To be entirely honest I would prefer to write or edit a myth/religion ("Theology and Beliefs") tournament next year but I don't know that I'm qualified to do such a side event for the premier open tournament of the year. Hence, I would like to try my hand at a subject that it's clear I know well for an event that's well-established while I try to develop knowledge and understanding of other subject areas adequately, or maybe write such an event for a less prestigious occasion instead.
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Re: Chicago Open History discussion

Post by Urech hydantoin synthesis » Tue Jul 21, 2015 3:31 pm

Back in 2012/2013 Eric Mukherjee and I had this idea for a myth side event, with either a partially or wholly filled out answersheet (I can't remember), but it didn't really end up being written.
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Re: Chicago Open History discussion

Post by Cheynem » Tue Jul 21, 2015 3:32 pm

I FUCKING LOVE HISTORY
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Re: Chicago Open History discussion

Post by gyre and gimble » Tue Jul 21, 2015 4:54 pm

christino wrote:Back in 2012/2013 Eric Mukherjee and I had this idea for a myth side event, with either a partially or wholly filled out answersheet (I can't remember), but it didn't really end up being written.
Do this!
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Re: Chicago Open History discussion

Post by Sima Guang Hater » Tue Jul 21, 2015 5:23 pm

Tees-Exe Line wrote:If Wikipedia's information about him is right, that suggests AIDS was widely present in the United States 15 years before its first reported case in Denmark. I can understand that immune system compromise would mean AIDS cases would not be recognized as such, especially before anyone knew the disease existed, but it still seems weird to me that retrospectively we've been unable to assemble more facts to corroborate the evidence of one such early victim. Is my skepticism warranted?
I'm not sure what facts you'd want in this particular case; the guy's tissue tested positive by Western Blot, which is something like 99.5% specific. If you meant facts about the early introduction of HIV into the Americas, that's actually something that's the subject of interesting scientific history.

Probably the best paper I've seen on the introduction of HIV to the US was a molecular clock analysis published in 2007, where the authors used archival tissue samples to show that the pandemic clade of HIV came to the US in 1969 via Haitian immigrants (http://www.pnas.org/content/104/47/18566.full), which suggests that the virus was cryptically spreading for 12 years before its emergence.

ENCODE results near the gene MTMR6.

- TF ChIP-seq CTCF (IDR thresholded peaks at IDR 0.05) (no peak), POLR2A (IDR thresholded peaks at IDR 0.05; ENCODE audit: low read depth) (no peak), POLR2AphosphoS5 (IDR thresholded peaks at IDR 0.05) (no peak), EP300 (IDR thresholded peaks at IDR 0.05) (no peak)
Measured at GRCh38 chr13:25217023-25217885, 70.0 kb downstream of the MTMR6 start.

Here comes the best part: this paper inspired a huge firestorm of calls of "scientific racism", including from quizbowl-favorite author Edwidge Danticat (http://www.progressive.org/mp_danticat110707) and medical anthropologist Paul Farmer (http://www.ncbi.nlm.nih.gov/pmc/articles/PMC2268778/), which was pretty much the only time I've ever seen Tumblr-SJW like reasoning published in a scientific journal. The authors took it in stride and duly responded to all of the criticism (http://www.ncbi.nlm.nih.gov/pmc/articles/PMC2290816/), but of course the controversy continues to this day (Farmer's AIDS And Accusation is actually a good overview of the subject, though the actual scientific experiments disprove his thesis).
And while I wouldn't stake my life on a Western blot
Millions of people do, at least for this particular Western Blot.
Does this idea of isolated initial introductions of HIV that failed to thrive until the late 70s make sense?
On some level, yes, and there's a few reasons. First, you need a fairly substantial population of infected people for a disease to really take off into the log phase. Second, people can be infected for years without showing symptoms (in fact the time between infection and seroconversion is incredibly variable - for one strain common in Haiti it was around 5-7 years on average). Third, because of the state of public health at the time (remember molecular biology was still in its infancy), it seems sensible that this wasn't well detected until clusters of the disease began to take off; AIDS really became a public health concern in the US in 1981, when a group of doctors published a morbidity and mortality report with the CDC about 5 gay men who died of pneumocystis (which they'd only seen in transplant patients before, I believe).
The NY Times piece implies that gay men were having a lot more sex in the late 70s than in the early 60s. Is that actually true? I know the record on this for straight people is not so clear.
This I don't actually know much about.
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Re: Chicago Open History discussion

Post by Nabonidus » Tue Jul 21, 2015 6:12 pm

...yeah, that was some pretty terrible (and kind of insensitive) phrasing on my part, sorry. I'm not even sure why I mentioned the western blot in particular; I meant to say "I wouldn't have complete trust in an HIV diagnosis done on stored tissue samples from the sixties", since according to my research for the tossup there has been a lot of debate over some of the retroactive diagnoses for early AIDS cases. Tissues from David Carr, an English guy who died in 1959, were tested positive by some researchers and negative by others. But I'm not sure why this was the case.
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Re: Chicago Open History discussion

Post by Sima Guang Hater » Tue Jul 21, 2015 6:14 pm

Nabonidus wrote:"I wouldn't have complete trust in an HIV diagnosis done on stored tissue samples from the sixties", since according to my research for the tossup there has been a lot of debate over some of the retroactive diagnoses for early AIDS cases.
That's very reasonable; I know there are issues with handling. I think this particular case was seen as very strong because all nine proteins in the western blot tested positive, but there's still some issues with that of course.
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Re: Chicago Open History discussion

Post by theMoMA » Tue Jul 21, 2015 7:17 pm

For what it's worth, I thought that was a very, very interesting idea for a tossup. And this discussion has been enlightening as well. Kudos to all involved.
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Re: Chicago Open History discussion

Post by Cheynem » Tue Mar 13, 2018 1:26 pm

When will Jordan do CO History